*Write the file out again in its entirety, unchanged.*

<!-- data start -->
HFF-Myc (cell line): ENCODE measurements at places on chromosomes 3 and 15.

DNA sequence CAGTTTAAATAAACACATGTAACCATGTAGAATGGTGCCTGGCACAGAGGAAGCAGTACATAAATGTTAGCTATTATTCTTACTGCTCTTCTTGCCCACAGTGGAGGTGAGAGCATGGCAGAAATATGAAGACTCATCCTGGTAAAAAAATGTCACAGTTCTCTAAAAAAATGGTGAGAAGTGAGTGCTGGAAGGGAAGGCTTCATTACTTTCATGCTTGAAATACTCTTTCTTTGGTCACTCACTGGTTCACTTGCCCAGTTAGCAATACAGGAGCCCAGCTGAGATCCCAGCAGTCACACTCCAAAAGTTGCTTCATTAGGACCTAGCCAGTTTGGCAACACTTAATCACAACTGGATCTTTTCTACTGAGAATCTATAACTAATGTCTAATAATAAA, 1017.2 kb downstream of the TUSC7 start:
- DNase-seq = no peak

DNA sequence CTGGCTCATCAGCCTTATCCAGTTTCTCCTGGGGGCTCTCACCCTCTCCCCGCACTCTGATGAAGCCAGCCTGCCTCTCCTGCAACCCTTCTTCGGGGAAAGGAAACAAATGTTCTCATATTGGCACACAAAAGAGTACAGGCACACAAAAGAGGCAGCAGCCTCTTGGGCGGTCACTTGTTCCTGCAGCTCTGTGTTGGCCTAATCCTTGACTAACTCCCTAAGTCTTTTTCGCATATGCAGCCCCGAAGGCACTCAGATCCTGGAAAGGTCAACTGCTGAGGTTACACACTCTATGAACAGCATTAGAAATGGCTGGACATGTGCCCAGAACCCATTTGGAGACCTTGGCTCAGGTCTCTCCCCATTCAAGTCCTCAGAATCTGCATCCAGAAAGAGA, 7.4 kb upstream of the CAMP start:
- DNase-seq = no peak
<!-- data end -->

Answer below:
HFF-Myc (cell line): ENCODE measurements at places on chromosomes 3 and 15.

DNA sequence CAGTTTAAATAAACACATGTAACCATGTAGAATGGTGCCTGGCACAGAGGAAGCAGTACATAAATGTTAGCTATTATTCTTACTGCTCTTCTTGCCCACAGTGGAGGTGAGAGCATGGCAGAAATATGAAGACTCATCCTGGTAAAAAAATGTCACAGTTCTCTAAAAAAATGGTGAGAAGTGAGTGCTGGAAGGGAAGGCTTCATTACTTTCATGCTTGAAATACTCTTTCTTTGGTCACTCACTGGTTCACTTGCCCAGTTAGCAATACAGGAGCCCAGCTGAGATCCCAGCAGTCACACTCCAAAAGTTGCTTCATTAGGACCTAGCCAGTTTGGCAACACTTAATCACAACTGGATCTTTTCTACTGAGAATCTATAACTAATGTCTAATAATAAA, 1017.2 kb downstream of the TUSC7 start:
- DNase-seq = no peak

DNA sequence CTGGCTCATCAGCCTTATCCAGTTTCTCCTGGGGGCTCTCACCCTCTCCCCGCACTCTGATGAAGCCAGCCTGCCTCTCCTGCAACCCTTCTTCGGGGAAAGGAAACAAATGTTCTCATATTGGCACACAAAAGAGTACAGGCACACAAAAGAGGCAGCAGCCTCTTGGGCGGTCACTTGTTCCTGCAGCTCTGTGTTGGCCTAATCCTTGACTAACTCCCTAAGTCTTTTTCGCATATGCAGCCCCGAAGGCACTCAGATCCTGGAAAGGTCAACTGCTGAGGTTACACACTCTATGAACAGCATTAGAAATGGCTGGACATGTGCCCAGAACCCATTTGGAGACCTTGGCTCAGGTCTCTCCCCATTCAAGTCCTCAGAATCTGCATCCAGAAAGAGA, 7.4 kb upstream of the CAMP start:
- DNase-seq = no peak